Homeostasis and Hyperflexibility: What to do with your most difficult clients

Some of the most difficult clients to make changes with are those who have excessive flexibility everywhere.

But it doesn’t have to be that hard!

This month, Lance guides you through training hyperflexible clients:

  • What do they look like?
  • What is going on inside their body?
  • What positions will they default to?
  • What are some important muscles to address?
  • What are some exercises I can use with them?
  • Should you let them stretch?

Prepare to have these questions answered. And even hear a metaphor about Ty Terrell and Lance playing on a seesaw…

Further diving into this topic is not for the faint of heart. If you want to go in, go deep. Lance recommends:

  • Taking the three primary courses from the Postural Restoration Institute.
  • Having an anatomy atlas with pretty pretty pictures allows you to make anatomical inferences. He recommends Gilroy et al’s Atlas of Anatomy.
    • Note from Lance: Ugh, I can’t believe there’s a new edition. Where am I going to put all these books?
  • Why Zebras Don’t Get Ulcers by Robert Sapolsky. The number one book on stress and homeostasis. Also where the seesaw analogy originated from.
  • Kinesiology of the Musculoskeletal System by Donald Neumann. The most thorough book introduction to functional anatomy.
  • And last, but not least, The Power of Proprioception by IFASTU coach Brandon Brown, a free video he made for everyone and anyone interested (read: you can send this to anyone).

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Published by Lance Goyke


  1. Hey Lance, do you change the exercises above based on infrasternal angle and ribcage findings or are these still your foundation go to-s for your hyper flexible clients?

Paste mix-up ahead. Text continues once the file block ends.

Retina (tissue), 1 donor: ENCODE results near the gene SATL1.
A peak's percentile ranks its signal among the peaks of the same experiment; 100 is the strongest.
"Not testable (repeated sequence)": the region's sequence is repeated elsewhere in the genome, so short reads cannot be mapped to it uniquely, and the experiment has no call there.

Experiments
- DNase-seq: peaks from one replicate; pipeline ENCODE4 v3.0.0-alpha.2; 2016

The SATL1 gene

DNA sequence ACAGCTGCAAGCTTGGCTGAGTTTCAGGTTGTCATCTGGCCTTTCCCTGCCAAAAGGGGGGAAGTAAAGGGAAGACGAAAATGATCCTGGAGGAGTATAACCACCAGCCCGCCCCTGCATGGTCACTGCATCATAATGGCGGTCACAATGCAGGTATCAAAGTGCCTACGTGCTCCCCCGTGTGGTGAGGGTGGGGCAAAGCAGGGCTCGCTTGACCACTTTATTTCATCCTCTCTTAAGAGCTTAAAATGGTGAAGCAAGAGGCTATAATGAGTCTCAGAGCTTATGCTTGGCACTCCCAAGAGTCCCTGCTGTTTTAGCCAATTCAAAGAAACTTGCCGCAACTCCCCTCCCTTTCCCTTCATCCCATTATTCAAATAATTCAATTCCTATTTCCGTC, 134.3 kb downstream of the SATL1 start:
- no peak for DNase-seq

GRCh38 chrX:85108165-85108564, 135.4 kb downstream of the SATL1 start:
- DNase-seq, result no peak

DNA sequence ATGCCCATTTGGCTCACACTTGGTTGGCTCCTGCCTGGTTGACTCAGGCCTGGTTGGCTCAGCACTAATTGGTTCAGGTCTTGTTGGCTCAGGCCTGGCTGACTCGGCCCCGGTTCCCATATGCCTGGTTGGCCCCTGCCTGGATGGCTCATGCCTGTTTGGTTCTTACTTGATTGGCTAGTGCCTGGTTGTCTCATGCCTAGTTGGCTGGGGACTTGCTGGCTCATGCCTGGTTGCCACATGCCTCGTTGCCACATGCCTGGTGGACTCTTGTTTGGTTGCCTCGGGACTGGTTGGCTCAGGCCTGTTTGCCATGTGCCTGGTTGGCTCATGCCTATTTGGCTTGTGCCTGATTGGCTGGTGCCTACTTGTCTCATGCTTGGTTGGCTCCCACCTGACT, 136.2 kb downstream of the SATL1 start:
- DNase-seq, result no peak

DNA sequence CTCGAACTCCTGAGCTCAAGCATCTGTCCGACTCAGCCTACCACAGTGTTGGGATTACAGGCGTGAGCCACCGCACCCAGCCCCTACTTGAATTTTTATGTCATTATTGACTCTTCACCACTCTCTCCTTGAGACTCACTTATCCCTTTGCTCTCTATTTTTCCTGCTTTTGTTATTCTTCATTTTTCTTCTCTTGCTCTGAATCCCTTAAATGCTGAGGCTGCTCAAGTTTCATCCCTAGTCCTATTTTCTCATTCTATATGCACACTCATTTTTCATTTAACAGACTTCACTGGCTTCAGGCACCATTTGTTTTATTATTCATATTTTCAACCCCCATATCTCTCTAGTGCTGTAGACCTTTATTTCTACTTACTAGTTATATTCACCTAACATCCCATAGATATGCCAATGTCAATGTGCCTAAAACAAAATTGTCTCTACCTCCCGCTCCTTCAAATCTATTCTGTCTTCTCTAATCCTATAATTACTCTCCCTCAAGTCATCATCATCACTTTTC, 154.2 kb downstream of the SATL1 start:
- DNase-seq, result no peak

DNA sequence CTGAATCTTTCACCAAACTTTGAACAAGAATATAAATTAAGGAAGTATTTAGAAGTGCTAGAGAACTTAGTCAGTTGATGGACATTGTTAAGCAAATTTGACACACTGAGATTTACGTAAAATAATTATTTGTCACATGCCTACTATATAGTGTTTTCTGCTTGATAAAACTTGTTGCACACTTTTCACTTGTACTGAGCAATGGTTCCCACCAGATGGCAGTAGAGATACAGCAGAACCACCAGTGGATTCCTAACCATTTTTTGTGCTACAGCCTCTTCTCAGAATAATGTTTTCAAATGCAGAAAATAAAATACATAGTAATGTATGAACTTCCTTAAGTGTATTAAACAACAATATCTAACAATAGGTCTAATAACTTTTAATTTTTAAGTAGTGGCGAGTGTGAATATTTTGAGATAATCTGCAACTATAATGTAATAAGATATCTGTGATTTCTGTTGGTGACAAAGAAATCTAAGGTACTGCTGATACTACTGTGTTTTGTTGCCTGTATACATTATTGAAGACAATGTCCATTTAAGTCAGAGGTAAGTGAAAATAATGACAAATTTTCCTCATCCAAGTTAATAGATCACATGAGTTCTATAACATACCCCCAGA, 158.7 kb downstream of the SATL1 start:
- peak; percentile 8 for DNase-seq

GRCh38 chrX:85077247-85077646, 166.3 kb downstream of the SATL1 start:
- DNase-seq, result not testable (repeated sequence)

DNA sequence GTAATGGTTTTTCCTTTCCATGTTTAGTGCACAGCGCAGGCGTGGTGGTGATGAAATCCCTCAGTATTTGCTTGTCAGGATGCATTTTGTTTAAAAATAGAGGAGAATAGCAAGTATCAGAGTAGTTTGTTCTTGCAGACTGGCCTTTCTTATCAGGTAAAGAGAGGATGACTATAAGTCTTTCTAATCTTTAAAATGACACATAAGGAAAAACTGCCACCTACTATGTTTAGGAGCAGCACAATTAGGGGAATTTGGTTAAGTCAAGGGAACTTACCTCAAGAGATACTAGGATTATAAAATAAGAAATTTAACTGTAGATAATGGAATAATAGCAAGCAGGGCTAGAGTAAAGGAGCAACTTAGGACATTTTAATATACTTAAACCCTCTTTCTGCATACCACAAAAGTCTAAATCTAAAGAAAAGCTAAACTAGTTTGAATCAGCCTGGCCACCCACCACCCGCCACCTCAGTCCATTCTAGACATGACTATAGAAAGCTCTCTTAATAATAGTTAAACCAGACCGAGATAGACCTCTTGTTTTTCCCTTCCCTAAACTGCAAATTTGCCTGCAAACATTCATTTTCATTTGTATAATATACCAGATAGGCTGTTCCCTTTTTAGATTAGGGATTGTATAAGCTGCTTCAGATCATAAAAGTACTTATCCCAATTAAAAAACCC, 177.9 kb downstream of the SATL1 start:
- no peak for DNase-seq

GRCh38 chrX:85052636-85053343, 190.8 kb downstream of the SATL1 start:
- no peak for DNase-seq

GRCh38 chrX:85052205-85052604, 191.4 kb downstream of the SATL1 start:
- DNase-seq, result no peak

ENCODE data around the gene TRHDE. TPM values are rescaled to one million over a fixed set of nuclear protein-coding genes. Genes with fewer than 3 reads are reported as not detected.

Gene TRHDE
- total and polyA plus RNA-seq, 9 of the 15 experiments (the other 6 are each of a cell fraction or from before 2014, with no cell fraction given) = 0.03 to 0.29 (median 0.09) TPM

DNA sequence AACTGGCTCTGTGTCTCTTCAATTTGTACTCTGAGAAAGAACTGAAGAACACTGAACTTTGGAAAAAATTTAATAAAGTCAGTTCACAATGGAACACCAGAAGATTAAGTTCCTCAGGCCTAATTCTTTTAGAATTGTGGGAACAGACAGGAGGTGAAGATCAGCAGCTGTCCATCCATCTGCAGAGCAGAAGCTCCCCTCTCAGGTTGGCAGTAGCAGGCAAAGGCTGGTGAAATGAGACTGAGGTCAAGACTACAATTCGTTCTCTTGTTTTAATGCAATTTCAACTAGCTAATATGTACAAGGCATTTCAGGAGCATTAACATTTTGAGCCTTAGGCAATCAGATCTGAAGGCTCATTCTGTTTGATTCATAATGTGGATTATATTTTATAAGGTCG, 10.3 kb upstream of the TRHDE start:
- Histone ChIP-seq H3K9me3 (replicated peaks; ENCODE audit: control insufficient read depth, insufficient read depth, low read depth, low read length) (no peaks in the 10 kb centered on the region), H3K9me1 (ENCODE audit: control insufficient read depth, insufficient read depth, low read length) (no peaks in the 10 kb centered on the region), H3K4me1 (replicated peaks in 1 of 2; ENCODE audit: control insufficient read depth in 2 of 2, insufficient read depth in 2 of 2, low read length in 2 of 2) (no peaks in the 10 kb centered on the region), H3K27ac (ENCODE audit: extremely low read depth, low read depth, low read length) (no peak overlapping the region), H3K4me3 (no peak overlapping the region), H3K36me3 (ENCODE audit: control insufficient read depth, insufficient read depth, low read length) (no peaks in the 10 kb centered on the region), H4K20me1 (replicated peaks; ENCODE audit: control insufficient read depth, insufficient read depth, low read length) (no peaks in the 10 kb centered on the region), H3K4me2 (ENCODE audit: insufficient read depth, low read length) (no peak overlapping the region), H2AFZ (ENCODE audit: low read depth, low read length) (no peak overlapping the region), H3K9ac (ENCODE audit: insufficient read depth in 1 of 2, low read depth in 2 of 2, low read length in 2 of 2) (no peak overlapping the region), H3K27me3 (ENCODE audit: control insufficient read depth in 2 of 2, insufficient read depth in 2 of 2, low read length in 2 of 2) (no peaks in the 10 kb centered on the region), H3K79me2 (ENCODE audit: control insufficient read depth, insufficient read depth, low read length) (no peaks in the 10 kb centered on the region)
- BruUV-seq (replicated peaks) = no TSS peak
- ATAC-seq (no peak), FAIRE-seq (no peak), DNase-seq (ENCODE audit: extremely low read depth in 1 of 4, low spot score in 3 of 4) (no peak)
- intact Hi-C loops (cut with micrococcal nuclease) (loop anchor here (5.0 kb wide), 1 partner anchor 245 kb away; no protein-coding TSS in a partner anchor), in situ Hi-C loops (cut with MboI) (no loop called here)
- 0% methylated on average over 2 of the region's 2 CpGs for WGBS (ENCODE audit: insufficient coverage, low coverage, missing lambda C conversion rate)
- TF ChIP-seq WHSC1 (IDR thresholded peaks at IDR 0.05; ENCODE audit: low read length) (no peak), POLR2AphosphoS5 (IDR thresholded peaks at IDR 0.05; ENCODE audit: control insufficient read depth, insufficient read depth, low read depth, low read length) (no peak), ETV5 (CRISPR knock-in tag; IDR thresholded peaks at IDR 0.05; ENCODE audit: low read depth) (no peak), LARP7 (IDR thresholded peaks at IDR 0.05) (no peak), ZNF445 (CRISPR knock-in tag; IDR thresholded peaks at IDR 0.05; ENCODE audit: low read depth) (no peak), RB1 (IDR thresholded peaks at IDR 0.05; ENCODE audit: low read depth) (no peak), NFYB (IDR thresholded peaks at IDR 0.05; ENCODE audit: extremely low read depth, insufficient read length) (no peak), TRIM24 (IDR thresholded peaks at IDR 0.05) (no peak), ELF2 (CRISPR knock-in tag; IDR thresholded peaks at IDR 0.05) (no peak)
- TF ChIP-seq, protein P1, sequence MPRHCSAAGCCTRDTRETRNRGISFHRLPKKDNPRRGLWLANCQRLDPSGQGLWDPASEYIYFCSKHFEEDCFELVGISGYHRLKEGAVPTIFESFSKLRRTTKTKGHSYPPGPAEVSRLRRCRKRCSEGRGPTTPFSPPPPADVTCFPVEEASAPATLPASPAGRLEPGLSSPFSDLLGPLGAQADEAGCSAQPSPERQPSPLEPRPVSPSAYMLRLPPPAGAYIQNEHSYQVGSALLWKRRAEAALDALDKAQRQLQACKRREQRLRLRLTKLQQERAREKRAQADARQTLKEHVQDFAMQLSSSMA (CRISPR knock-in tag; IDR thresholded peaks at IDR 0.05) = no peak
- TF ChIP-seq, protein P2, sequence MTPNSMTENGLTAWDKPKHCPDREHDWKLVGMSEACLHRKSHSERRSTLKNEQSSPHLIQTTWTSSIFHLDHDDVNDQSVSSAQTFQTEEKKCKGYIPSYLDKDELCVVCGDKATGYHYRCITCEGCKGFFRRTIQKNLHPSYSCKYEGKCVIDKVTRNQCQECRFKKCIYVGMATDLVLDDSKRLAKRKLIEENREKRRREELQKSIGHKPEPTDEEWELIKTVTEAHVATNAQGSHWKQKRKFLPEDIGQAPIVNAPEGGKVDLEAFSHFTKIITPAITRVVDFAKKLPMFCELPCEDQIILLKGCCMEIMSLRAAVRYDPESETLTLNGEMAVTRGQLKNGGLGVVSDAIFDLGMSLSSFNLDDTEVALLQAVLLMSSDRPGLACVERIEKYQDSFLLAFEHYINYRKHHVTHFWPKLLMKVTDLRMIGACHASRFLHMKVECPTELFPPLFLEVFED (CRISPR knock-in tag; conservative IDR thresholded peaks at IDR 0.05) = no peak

• Hey ML!

      So the same principles in this video definitely apply. These clients have stiff core areas and loose extremity areas. They’ll lose core position first and have trouble dissociating their extremity movement from their thorax movement.

      The infrasternal angle is not an guiding rule that I always use. Some of the most sensitive clients — i.e. these hypermobile ones with pain — find a lot of positions uncomfortable. I’ve even had someone who was so stiff that laying on her back after a 90-90 hip lift was painful. I haven’t yet looked at them through the lens of the ISA, but more just with the intent of getting a good respiratory position of the diaphragm.

      A new, low level exercise I really like is the rockback breathing, but without total passivity in the thorax (https://youtu.be/NzUas41PUwk). Active reaching gets the serratus to pull the rib cage back. I use this one a lot with people who have a down pump handle and need to avoid the over-crunching, thoracic kyphosis look.

      I also like ground work where they’re moving around, like the crab walk with fingers forward for rib cage retraction (https://youtu.be/45dnw0xwlAo), backwards bear crawl (https://youtu.be/ZGweueWue70), and lower trunk rotation (https://youtu.be/PcT_7dp9zsc). These are great to get people moving around and maybe even sweating, which is sometimes more important for these clients depending on their experience and goals.

      Does that help?


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